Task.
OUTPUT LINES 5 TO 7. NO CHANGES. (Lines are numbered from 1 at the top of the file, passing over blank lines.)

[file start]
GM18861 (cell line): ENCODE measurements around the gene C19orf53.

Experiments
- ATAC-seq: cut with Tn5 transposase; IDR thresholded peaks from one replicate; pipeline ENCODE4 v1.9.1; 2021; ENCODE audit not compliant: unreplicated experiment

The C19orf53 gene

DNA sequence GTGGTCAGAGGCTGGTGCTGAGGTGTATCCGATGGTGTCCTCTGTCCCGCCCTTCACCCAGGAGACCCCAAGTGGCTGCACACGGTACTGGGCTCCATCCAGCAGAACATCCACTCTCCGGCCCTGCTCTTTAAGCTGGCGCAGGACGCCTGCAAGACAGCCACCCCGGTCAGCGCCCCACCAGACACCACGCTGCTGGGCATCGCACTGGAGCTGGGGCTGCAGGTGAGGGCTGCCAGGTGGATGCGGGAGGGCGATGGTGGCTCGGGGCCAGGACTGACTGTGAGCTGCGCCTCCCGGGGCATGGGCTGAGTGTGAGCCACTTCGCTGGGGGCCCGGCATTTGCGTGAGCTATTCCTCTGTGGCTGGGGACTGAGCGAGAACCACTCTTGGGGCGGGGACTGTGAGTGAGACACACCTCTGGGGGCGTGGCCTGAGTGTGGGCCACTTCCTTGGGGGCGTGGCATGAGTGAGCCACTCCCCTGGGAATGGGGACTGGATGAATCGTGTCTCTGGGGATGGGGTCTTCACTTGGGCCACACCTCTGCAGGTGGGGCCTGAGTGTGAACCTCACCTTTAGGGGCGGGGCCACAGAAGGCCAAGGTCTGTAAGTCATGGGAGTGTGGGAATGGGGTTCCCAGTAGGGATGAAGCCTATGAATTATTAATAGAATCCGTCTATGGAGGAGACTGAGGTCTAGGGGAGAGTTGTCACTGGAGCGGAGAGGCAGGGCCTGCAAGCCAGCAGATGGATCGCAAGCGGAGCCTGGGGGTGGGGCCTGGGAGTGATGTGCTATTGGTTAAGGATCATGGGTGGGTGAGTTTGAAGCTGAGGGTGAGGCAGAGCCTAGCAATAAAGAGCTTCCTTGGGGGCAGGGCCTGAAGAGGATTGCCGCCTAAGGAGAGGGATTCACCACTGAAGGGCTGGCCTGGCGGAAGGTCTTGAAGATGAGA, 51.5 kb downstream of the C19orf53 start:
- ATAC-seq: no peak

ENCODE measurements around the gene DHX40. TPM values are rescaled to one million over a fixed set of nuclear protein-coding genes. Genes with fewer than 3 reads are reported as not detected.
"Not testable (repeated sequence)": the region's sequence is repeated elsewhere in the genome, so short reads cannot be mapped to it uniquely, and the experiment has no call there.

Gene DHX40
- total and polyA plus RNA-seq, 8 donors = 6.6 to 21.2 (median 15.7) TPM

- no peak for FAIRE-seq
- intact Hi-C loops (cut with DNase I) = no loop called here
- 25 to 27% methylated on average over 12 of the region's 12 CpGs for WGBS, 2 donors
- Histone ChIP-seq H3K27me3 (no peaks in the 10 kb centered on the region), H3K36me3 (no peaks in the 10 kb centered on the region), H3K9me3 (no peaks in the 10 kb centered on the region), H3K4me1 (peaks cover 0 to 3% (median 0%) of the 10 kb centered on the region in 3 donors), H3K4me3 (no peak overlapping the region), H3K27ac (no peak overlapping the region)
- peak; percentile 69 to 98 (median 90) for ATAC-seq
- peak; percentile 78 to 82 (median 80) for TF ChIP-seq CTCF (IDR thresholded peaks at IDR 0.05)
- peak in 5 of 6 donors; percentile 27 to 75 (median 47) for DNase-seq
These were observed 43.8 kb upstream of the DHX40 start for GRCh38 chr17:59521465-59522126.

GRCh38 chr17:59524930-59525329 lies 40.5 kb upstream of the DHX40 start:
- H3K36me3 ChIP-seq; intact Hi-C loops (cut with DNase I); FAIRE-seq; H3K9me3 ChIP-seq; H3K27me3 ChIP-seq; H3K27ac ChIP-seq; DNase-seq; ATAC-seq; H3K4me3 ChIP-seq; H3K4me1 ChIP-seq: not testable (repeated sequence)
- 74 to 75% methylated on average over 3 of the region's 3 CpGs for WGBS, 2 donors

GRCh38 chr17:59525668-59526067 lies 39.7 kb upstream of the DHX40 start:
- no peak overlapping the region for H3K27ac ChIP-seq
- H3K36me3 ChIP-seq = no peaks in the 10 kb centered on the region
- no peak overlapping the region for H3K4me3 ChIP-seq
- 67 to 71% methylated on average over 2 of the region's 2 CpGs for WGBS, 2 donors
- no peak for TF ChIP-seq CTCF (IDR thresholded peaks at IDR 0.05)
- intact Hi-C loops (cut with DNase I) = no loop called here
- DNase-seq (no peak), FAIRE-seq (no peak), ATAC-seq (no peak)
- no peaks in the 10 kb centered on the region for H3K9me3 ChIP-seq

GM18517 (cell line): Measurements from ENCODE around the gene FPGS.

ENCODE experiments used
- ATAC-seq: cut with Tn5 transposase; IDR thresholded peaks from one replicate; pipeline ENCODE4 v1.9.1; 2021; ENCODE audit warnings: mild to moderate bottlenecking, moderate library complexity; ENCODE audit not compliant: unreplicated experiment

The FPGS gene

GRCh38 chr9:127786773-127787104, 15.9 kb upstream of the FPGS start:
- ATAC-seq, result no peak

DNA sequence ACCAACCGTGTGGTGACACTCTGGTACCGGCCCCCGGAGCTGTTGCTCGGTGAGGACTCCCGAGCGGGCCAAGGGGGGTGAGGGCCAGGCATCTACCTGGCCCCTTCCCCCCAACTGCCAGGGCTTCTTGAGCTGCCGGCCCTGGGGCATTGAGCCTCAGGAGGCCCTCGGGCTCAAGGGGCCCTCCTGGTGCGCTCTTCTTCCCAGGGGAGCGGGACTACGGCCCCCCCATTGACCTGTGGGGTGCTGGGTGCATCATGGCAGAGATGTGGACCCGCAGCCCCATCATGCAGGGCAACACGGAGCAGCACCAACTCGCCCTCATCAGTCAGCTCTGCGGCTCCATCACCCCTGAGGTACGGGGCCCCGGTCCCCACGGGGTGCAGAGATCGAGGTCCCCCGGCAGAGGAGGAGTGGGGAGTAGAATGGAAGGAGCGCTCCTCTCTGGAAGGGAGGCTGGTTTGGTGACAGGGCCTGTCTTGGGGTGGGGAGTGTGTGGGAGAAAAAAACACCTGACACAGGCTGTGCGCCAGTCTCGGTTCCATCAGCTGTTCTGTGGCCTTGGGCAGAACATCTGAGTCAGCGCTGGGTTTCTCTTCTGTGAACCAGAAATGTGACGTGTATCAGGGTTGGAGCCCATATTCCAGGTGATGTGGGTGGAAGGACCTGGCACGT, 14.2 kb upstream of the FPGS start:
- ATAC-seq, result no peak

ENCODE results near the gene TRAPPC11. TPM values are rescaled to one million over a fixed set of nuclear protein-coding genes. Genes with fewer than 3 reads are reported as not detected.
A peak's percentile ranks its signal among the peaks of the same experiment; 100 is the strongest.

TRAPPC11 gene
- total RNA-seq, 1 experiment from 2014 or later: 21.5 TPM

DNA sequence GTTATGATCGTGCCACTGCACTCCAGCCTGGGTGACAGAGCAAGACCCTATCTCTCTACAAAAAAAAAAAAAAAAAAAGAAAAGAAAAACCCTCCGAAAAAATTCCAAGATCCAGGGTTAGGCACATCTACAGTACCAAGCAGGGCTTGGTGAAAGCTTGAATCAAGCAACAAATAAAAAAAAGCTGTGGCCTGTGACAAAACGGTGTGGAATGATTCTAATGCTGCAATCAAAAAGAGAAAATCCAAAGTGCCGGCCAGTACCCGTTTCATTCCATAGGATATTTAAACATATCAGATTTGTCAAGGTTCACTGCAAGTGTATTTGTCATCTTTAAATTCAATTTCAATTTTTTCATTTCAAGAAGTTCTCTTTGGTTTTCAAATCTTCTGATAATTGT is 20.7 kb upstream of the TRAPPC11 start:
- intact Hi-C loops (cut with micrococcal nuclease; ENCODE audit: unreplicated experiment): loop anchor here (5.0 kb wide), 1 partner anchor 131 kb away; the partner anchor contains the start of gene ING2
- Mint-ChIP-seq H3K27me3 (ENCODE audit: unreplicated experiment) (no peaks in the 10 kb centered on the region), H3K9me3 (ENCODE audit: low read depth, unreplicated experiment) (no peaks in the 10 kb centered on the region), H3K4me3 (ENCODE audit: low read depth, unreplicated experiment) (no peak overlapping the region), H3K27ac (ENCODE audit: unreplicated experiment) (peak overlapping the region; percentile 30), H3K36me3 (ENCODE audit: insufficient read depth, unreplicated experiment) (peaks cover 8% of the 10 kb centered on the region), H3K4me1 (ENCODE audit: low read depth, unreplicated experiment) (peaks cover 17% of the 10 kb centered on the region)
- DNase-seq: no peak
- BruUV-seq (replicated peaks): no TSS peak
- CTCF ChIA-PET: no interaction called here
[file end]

DNA sequence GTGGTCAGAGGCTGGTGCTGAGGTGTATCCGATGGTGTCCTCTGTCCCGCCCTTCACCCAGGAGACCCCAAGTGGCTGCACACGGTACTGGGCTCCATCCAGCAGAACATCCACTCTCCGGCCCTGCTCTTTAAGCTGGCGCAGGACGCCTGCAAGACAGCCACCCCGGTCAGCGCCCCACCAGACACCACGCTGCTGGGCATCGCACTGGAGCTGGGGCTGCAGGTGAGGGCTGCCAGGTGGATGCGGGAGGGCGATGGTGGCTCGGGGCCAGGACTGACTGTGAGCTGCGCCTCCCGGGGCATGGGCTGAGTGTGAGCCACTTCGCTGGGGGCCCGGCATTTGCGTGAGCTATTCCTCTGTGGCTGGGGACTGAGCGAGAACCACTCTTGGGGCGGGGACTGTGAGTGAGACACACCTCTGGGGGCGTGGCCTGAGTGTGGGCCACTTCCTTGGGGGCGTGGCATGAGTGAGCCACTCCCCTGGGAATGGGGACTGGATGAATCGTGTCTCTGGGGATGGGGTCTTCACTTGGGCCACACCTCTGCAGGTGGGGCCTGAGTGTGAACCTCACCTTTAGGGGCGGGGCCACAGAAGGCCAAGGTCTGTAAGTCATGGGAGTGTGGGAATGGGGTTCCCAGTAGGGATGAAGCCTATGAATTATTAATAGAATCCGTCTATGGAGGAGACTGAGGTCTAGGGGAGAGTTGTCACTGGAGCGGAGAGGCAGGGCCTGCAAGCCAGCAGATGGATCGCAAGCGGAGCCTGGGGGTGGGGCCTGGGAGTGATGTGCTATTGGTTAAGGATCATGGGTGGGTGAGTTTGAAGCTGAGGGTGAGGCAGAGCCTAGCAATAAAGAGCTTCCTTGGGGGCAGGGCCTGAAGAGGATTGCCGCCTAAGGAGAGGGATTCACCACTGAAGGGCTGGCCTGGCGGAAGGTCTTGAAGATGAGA, 51.5 kb downstream of the C19orf53 start:
- ATAC-seq: no peak

ENCODE measurements around the gene DHX40. TPM values are rescaled to one million over a fixed set of nuclear protein-coding genes. Genes with fewer than 3 reads are reported as not detected.